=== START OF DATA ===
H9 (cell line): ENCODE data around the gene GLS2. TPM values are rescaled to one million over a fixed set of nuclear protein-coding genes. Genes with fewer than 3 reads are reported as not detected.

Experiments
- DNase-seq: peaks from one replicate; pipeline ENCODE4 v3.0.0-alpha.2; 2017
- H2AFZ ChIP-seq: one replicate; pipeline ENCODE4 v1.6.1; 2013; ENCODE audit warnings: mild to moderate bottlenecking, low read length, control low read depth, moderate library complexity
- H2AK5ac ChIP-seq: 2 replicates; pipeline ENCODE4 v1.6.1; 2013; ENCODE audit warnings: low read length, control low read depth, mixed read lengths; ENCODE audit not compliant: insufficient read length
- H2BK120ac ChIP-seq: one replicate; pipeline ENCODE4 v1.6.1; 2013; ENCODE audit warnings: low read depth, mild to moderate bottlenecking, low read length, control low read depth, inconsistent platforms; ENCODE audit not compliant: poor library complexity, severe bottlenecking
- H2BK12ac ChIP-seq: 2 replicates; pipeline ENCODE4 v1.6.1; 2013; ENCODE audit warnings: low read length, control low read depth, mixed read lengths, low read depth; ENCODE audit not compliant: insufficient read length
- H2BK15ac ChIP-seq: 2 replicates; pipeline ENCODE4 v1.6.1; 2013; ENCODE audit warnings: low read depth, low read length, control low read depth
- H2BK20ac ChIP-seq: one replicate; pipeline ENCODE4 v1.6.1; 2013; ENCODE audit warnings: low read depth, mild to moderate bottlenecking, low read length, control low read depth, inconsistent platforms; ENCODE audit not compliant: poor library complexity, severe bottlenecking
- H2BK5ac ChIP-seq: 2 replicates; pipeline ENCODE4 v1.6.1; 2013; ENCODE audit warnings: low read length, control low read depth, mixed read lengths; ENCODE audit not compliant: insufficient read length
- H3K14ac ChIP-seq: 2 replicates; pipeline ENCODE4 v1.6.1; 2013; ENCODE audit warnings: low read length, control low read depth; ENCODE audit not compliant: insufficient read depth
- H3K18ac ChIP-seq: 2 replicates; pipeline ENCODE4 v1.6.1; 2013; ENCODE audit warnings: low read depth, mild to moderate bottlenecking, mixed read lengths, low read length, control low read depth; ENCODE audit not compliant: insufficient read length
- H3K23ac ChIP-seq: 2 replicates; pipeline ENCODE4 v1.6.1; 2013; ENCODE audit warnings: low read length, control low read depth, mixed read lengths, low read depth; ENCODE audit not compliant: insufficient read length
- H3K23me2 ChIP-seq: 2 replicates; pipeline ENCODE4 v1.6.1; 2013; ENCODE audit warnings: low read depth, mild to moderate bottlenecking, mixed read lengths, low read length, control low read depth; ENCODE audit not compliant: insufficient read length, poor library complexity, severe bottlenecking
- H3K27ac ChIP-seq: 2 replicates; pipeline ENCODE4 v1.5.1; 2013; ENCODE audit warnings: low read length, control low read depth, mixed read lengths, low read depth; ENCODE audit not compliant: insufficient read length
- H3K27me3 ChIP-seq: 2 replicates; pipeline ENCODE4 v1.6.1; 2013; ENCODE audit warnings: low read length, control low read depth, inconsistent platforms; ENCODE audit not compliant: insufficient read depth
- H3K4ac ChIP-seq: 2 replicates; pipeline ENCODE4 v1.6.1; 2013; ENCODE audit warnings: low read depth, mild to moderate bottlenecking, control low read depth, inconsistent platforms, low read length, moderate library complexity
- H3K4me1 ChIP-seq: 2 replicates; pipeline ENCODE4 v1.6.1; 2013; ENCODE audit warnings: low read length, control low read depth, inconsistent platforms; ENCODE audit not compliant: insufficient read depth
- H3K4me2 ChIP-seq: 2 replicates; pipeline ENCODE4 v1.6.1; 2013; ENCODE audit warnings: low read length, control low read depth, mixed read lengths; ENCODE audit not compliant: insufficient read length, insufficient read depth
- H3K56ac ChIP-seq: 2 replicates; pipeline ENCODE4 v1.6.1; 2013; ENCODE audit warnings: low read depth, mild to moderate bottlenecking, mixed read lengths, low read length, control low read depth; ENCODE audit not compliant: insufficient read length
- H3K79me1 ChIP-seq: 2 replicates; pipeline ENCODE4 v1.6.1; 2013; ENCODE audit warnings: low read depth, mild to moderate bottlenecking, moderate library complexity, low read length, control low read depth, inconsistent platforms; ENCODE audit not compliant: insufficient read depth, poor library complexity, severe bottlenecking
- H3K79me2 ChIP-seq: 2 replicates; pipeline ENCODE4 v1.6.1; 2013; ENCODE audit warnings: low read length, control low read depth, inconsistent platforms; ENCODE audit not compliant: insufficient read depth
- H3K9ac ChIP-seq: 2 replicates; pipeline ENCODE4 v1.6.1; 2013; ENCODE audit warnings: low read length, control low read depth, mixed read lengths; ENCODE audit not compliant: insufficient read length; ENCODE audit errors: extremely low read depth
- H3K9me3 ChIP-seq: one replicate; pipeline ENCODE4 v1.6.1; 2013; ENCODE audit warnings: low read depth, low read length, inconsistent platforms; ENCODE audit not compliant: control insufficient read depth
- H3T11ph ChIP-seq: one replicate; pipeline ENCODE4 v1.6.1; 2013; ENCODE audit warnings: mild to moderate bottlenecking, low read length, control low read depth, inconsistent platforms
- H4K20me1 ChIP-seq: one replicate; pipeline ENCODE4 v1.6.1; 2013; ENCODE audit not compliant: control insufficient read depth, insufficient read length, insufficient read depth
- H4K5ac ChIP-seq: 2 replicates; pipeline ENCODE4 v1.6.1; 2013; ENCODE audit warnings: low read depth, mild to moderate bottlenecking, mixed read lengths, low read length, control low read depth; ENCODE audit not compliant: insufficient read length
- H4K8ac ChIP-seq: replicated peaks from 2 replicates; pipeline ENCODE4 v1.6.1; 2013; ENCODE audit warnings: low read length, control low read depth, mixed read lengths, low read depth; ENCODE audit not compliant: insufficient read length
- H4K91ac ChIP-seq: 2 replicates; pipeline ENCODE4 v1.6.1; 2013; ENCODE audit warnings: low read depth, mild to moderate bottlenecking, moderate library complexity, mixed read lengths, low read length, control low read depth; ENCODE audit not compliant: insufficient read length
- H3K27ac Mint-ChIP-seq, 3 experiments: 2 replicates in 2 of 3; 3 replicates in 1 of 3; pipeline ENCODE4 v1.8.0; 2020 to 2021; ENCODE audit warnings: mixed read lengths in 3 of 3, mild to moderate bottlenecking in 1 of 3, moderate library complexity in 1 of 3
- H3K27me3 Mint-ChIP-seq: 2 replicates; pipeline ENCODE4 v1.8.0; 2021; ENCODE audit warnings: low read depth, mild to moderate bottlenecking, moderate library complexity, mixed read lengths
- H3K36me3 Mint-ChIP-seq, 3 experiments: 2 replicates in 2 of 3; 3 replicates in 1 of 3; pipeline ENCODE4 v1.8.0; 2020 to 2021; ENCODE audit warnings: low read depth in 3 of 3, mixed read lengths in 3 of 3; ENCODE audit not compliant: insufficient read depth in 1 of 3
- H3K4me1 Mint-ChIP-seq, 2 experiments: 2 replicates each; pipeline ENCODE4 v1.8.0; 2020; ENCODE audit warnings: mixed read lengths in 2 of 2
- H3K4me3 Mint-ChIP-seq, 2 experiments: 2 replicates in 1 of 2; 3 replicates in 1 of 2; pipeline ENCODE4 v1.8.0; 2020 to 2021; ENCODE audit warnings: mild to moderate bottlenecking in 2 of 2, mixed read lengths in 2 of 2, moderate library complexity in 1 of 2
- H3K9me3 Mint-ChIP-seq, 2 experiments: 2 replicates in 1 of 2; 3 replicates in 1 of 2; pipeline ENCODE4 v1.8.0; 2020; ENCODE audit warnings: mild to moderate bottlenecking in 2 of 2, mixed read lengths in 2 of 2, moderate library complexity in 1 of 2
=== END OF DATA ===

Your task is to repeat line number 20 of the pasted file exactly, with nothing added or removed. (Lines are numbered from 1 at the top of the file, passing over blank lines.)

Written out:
- H3K56ac ChIP-seq: 2 replicates; pipeline ENCODE4 v1.6.1; 2013; ENCODE audit warnings: low read depth, mild to moderate bottlenecking, mixed read lengths, low read length, control low read depth; ENCODE audit not compliant: insufficient read length